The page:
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Spokane, Washington  Est. May 19, 1883
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Sports >  Outdoors

Ammi Midstokke: New ways of exploring: Paddle board expeditions

By Ammi Midstokke For the Spokesman Review

Some of my favorite friends are the ones with a ridiculous sense of adventure and a impulse buying habit.

“What is on your truck?!” I ask Aubrey as he pulls up with what I assume is an inflatable advertisement he just stole from the parking lot of REI or something.

“This is the Megalodon!” he says with a long, long, long sweep of his arm because the Megalodon is basically the yacht of paddle boards. At 15 feet and accompanied by four paddles, this thing could transport expeditions, international cargo, and illegal immigrants, quite possibly at the same time.

As unsinkable and nimble as the Titanic, it promises to be perhaps the most fun way to get oneself into serious trouble.

“I should probably acquire a patch kit for this,” he says as we put in on the Priest Lake thoroughfare with the intention to paddle toward the Canadian border. We have one life jacket (intelligently stuffed in a duffle), a cooler with enough fruit to attract only the largest bears, and no whistle. Or bear spray. We’re more concerned with the unknown purpose of whistles on paddle board adventures than we are with our general lack of preparation.

The real possibility of sinking in the middle of a lake doesn’t seem to deter us or the brown dog, and we launch in a mosquito-escaping rush into the water. In my commitment to not lather myself with known neurotoxins, I have applied nearly a half gallon of mosquito-repelling hippie sauce (found at Costco right next to the 10-pound bag of pecans and the six dozen pairs of wool blend hiking socks I really needed).

Priest Lake mosquitos, it turns out, are of the organic supping variety themselves and seemed delighted with the tang of citronella my flesh offered.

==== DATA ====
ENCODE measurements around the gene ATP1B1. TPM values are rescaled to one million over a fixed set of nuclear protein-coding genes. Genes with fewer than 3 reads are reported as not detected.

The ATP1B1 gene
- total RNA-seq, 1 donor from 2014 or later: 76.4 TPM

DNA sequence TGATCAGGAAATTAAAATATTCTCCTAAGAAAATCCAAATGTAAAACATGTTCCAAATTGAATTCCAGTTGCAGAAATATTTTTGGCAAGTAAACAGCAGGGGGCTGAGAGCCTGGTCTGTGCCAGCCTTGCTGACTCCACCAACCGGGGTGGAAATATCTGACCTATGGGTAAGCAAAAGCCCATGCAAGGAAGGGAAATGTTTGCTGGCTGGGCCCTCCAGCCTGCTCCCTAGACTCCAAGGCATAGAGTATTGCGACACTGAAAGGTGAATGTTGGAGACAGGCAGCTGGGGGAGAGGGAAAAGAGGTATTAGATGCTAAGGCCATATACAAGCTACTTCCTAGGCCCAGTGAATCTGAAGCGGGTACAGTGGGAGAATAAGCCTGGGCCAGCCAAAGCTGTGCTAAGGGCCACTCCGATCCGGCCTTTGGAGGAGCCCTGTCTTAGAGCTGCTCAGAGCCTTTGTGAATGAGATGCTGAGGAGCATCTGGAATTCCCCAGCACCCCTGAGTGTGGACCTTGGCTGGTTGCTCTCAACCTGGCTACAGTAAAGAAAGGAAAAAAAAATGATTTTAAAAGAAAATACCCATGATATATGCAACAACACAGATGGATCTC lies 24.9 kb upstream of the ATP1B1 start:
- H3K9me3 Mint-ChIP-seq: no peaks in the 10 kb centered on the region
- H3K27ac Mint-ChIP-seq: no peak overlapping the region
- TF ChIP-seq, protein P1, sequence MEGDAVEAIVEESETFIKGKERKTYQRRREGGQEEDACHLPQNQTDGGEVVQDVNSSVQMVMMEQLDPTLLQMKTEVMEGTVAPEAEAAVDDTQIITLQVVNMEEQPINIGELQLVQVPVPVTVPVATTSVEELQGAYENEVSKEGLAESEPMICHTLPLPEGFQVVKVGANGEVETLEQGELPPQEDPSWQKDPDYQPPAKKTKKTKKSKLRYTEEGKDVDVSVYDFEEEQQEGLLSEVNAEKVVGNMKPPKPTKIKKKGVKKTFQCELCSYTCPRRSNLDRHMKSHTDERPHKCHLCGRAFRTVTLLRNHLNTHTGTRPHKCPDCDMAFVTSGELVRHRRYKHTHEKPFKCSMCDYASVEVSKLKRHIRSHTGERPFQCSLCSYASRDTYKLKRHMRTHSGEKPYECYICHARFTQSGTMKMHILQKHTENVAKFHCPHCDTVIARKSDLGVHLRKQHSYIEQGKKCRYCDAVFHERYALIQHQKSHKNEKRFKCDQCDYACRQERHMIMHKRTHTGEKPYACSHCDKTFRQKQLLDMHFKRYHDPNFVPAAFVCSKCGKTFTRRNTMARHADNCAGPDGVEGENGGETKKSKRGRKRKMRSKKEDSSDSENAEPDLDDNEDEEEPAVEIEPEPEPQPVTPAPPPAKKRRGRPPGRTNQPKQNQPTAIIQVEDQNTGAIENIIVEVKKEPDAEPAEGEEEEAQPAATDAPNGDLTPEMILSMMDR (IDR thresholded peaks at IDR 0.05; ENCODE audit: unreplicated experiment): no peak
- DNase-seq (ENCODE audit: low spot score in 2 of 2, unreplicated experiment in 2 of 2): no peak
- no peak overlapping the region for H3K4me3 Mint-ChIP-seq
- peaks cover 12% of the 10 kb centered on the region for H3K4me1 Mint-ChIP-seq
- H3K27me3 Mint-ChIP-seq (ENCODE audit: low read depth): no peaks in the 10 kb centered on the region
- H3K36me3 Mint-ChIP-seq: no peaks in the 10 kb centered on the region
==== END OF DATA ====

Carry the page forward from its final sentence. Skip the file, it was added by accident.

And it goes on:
“This one came with a vinaigrette!” I hear them buzz as they dine on me like an all day buffet.

While I have never been known for my skill in operating equipment, I have been known to get myself stranded on a lake in a dingy before. There is some sort of cocktail of science, buoyancy, and a gross underestimation of the drag weight of my buttocks that confounds my ability to effectively move anything in a body of water. Paddling a giant craft with a wandering dog and a far stronger co-pilot would be no different.

My only hope was that the wind was going in the direction we wanted to go so we may eventually succumb to exhaustion and just be blown home. Somehow, we made it to the upper lake where I promptly declared that we anchor to a tree near the shore for a picnic and a nap. All of these things could be done on the comfort of this expansive blow-up deck. In fact, I was half expecting some usual cruise ship amenities to appear at any time, such as a mediocre stand-up comedian and a chocolate fountain.

As we later ventured around the lake in slow motion and established competing sunburns, I made a few discoveries about exploring the outdoors. One of them is the affirmation that making memories and sharing experiences increases the joy exponentially, or therapeutic process if you have some resulting PTSD from almost drowning. (I fell in once, attempting a head stand, but as we didn’t have a whistle, I just self-rescued.) The other one, which I hope to apply more and more in my life, is that moving fast through nature is in no way superior. Also, I’m pretty sure naps should become an essential ingredient in any half-baked adventure plans.

To the kind gentleman who offered to tow us back to shore - thank you. Our zig-zag pattern was a mosquito diversion tactic.

Ammi Midstokke can be contacted at

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